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Breastfeeding and MS

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  • Sandra
    replied
    KimmySue,

    The pump and dump is a recommendation to help reduce the exposure of this medication in your infant. You can try waiting 3-4 hours and as long as your infant is not symptomatic you can continue to nurse without pumping, that is up to you.

    Sandra Lovato R.N.
    InfantRisk Center
    806-352-2519

    Leave a comment:


  • KimmySue
    replied
    Is there any additional information about the two copaxone maternal cases? What is considered shortly after?
    Is it necessary to pump and discard if the medication is taken after a feeding and 3-4 hours before the next feeding?

    Leave a comment:


  • admin
    replied
    Vanina78,

    Copaxone (glatiramer) is still a L3-no data-probably compatible. There is not any new data on this medication. "We have had 2 maternal case reports of infants that itch and scratch their face when breastfeeding shortly after the mother takes glatiramer. Suggest pumping and discarding milk after glatiramer administration and then waiting 2 hours before breastfeeding." (Medications and Mothers' Milk database, Thomas Hale, PhD.)

    Sandra Lovato R.N.
    InfantRisk Center
    806-352-2519

    Leave a comment:


  • Vanina78
    replied
    I'd like to know if there's updated information about breastfeeding with copaxone.
    I had my first daughter in 2011 and doctors didn't allow me to combine this medication with bf. Now I'm 8 months pregnant and and I'd like to nurse my baby.
    Thanks a lot!

    Leave a comment:


  • Sandra
    replied
    Lozwo,

    Copaxone (glatiramer) is rated an L3-no data-probably compatible. [COLOR=#333333][FONT=lucida grande]There are no data available on transfer of glatiramer into milk, however it is highly unlikely due to its large molecular weight. It is probably okay to use during breastfeeding. We have had 2 maternal case reports of infants that itch and scratch their face when breastfeeding shortly after the mother takes glatiramer. We suggest pumping and discarding milk after glatiramer administration and then waiting 2 hours before breastfeeding.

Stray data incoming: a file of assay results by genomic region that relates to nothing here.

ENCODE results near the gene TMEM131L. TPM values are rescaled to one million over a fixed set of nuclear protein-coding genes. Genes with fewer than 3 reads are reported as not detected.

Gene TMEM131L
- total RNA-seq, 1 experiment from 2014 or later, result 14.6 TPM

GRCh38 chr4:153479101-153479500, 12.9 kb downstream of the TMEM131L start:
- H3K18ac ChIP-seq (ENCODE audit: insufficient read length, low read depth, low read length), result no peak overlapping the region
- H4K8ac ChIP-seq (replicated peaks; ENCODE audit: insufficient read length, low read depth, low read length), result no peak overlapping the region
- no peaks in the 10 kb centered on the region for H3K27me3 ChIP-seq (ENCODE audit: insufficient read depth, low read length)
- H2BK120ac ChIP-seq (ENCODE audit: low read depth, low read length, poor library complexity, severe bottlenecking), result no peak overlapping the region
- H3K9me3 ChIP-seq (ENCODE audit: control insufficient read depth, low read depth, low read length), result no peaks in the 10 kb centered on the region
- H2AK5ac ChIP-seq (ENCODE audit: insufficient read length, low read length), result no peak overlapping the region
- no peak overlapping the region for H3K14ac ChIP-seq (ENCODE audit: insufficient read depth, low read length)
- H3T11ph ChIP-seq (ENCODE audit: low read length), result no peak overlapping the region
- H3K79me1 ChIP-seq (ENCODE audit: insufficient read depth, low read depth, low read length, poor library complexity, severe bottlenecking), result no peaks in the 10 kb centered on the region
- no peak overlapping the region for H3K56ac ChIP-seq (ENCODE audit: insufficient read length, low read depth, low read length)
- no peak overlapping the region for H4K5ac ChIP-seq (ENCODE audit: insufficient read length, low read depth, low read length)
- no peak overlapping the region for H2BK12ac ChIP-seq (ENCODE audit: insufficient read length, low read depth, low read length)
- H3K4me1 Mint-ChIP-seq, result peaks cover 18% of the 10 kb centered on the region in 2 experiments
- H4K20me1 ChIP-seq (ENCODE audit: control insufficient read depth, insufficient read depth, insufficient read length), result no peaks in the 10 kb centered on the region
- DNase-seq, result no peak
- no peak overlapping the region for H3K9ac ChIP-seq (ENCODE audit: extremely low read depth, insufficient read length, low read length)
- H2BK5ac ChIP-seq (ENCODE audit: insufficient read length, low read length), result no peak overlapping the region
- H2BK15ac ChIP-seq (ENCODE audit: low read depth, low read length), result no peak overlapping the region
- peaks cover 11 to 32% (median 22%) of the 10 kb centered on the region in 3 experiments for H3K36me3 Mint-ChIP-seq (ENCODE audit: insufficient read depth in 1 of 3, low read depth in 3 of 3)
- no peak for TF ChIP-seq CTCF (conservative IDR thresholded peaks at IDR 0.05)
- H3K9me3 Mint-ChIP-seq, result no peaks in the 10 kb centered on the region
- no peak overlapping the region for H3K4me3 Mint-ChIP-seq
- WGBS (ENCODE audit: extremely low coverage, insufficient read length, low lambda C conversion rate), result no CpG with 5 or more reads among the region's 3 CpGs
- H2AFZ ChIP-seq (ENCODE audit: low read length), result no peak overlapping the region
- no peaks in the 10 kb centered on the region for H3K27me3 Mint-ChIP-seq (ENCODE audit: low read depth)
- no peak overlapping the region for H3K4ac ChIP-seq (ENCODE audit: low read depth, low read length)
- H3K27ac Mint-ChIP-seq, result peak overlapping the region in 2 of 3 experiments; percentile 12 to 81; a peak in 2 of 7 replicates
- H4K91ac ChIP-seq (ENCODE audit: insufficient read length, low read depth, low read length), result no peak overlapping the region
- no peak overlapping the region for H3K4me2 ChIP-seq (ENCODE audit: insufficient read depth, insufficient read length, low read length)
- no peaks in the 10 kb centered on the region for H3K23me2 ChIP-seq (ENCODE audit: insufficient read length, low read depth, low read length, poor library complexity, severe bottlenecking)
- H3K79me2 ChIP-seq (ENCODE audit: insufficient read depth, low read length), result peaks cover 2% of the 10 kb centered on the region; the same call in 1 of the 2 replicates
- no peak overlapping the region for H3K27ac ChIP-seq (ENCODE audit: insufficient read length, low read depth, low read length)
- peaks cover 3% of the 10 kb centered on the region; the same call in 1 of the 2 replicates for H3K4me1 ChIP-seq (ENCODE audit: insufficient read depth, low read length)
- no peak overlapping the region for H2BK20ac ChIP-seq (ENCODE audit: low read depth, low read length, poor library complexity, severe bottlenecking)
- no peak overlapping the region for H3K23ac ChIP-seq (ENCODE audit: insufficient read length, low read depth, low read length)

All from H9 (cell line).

Sandra Lovato R.N.
    InfantRisk Center
    806-352-2519[/FONT][/COLOR]

    Leave a comment:


  • Lozwo
    replied
    Oh no I was waiting on this does this change the current idea that copaxone is fairly safe due to it's large molecule size ?

    Leave a comment:


  • Sandra
    replied
    Lozwo,

    The copaxone study was cancelled because Dr Hale and the drug company found they were unable to analyze this medication.

    Sandra Lovato R.N.
    InfantRisk Center
    806-352-2519

    Leave a comment:


  • Lozwo
    replied
    Just wanting to know if there has been any progress on the copaxone study ?

    Leave a comment:


  • admin-james
    replied
    Hi, thanks for your post.

    A few specific studies about the behavior of Rebif in human milk suggest that the amount that makes it to the baby is very small, and even less of that is actually absorbed by the baby's gut. These studies, however limited, have prompted us to rank Rebif as safer than other immunemodulator drugs in the same class that should be similar in theory. We cannot say for certain that Rebif is safe for breastfeeding, but limited evidence suggests that the risk is small. Weigh that against the benefits for your disease process and your improved ability to take care of your child.

    Please call us at the InfantRisk Center if this has not completely answered your question.*(806)352-2519

    -James Abbey, MD

    The following references may be useful to your physician if he or she needs more information:

    Chofflon M. Recombinant human interferon beta in relapsing-remitting multiple sclerosis: a review of the major clinical trials. Eur J Neurol 2000; 7(4):369-380.